John Mara 'startled' by spike in concussions during the 2015 NFL season

New York's big wig sees an alarming trend with a rise in diagnosed concussions.

Monday marked the start of the NFL owners meetings and In an effort to evaluate potential changes or adjustments the owners consult and meet at the conclusion of every season. More than one topic has been tabled during these conversations, yet concussions remain at the forefront of everyone's minds.

 After years of concussion talk, studies, and even the release of a movie starring Will Smith, the NFL and their fans are much more familiar of them and their consequences now than they were ten or fifteen years ago. If it is true that they have known and downplayed the concussions, the attention and statistics have forced action. Either way the threat of concussions seems to be significant to the future of the game.

Giants owner John Mara, who is also a member of the league’s competition committee, has been one of the owners who has led the charge to try to find ways to limit concussions and their impact, most notably CTE.

 He spoke about the spike in concussions that occurred last season. 

He explained, “I am startled to a certain extent by the rise in concussions this year because we were on a steady downward trend for the last three years, and all of a sudden they spiked up this year, and we're still trying to understand why that is.”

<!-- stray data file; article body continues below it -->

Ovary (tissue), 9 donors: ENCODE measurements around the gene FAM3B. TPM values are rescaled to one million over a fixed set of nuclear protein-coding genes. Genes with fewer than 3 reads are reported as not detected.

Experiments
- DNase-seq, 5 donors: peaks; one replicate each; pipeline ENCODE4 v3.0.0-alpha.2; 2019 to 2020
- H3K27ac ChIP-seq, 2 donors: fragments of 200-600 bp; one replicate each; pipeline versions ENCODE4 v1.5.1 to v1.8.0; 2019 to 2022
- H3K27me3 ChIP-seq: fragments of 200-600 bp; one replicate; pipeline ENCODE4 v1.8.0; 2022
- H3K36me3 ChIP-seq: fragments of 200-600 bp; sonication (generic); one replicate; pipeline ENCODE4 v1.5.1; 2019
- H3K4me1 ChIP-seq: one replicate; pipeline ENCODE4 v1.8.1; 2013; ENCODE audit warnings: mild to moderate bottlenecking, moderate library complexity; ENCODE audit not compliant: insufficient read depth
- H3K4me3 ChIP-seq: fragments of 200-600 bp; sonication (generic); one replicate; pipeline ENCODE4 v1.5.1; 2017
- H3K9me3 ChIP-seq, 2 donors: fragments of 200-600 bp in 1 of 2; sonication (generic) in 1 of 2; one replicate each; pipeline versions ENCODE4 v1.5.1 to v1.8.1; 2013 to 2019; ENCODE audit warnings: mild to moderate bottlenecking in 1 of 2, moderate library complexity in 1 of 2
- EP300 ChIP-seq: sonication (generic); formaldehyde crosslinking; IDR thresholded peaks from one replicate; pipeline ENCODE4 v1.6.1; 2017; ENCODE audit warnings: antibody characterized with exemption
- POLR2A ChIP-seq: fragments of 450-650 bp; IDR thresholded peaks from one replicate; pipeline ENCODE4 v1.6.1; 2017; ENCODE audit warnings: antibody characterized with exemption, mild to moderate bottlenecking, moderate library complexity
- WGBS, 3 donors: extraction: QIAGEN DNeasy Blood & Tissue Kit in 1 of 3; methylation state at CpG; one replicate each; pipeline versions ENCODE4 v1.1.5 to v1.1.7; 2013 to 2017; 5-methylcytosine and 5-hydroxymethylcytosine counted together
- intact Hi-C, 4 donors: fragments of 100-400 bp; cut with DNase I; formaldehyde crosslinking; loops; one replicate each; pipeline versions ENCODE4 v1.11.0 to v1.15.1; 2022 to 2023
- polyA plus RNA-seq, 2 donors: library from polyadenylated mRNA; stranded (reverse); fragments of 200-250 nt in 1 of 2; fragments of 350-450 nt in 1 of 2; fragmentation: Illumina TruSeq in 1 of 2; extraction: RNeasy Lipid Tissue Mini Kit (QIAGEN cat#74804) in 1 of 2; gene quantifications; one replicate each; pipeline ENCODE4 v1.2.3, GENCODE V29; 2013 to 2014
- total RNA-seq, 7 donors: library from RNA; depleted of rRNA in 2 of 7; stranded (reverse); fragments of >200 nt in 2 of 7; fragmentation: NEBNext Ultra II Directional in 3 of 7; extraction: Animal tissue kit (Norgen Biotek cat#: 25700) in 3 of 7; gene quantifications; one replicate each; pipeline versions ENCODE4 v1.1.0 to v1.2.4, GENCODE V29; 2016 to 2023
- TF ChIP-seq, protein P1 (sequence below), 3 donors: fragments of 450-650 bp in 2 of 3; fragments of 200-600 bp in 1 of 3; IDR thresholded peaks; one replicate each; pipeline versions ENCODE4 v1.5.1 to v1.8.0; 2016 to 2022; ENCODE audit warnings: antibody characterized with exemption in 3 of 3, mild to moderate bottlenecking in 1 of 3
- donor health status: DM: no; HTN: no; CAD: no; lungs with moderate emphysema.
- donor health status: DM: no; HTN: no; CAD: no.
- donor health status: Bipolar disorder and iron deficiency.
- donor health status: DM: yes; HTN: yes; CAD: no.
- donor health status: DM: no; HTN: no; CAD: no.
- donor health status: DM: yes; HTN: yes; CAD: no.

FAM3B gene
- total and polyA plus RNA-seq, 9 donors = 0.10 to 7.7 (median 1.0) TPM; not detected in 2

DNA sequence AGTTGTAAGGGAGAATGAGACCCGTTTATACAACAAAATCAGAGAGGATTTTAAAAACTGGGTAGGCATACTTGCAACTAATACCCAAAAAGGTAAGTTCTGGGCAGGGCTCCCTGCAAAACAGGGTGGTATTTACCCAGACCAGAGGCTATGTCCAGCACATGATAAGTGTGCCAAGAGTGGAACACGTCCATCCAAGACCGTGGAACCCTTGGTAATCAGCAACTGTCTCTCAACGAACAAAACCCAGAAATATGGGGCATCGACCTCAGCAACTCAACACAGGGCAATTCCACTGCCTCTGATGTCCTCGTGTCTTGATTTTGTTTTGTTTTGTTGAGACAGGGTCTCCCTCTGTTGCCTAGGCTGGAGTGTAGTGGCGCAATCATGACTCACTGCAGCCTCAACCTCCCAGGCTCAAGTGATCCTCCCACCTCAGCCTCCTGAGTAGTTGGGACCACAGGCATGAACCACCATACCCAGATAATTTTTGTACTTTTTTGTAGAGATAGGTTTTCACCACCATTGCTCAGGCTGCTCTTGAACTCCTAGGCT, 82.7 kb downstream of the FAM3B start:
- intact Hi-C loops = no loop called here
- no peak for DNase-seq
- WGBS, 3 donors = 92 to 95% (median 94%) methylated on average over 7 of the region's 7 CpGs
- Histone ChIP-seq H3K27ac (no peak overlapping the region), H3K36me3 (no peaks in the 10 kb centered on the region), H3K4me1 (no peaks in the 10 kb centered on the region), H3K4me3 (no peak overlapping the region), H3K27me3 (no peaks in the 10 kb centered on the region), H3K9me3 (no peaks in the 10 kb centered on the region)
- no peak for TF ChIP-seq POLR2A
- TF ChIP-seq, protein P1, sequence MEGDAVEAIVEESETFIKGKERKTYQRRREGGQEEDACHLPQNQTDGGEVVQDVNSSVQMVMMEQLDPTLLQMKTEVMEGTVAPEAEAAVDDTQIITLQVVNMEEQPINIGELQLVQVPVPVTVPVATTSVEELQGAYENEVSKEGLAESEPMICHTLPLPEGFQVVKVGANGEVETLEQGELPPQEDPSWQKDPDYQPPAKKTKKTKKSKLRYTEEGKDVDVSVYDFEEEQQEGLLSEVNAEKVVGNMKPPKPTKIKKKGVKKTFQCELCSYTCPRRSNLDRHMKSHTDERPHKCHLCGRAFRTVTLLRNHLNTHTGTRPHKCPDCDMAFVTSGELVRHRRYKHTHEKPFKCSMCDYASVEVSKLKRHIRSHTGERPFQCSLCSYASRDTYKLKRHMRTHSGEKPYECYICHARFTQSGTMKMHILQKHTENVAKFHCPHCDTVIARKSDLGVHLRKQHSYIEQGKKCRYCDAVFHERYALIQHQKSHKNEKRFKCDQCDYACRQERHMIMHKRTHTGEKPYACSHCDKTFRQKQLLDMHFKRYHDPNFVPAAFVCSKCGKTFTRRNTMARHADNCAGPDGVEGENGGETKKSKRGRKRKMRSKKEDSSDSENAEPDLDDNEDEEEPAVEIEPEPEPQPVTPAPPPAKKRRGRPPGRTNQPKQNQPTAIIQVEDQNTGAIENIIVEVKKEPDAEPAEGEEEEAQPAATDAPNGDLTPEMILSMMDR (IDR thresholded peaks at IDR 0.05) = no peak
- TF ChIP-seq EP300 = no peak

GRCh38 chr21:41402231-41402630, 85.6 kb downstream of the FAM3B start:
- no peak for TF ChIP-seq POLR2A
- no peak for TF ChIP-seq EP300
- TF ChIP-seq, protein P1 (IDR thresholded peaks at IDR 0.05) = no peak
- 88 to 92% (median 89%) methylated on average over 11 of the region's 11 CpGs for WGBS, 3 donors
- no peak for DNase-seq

271 is the amount of concussions that were reported and diagnosed in 2015, which is up from the reported 206 the year before. Keep in mind that these numbers only tell the tale of the people who were willing to report concussions. The league has made positive strides in forcing players to be tested even if they insist they are fine in an effort to ensure player safety. Yet, it is hard to quantify if a handful of cases, or potentially more, went unreported.

 Mara spoke about how the NFL owners around the league acknowledge how the link between concussions and CTE is having an adverse effect on the players in their league.  Mara said that they are not trying to hide from the issue at hand and that they will take the steps needed to research more in an effort to learn ways to limit the devastating effects. They may not be able to ever get rid of the problem but any step that can be made that can improve player safety is a step in the right direction. 

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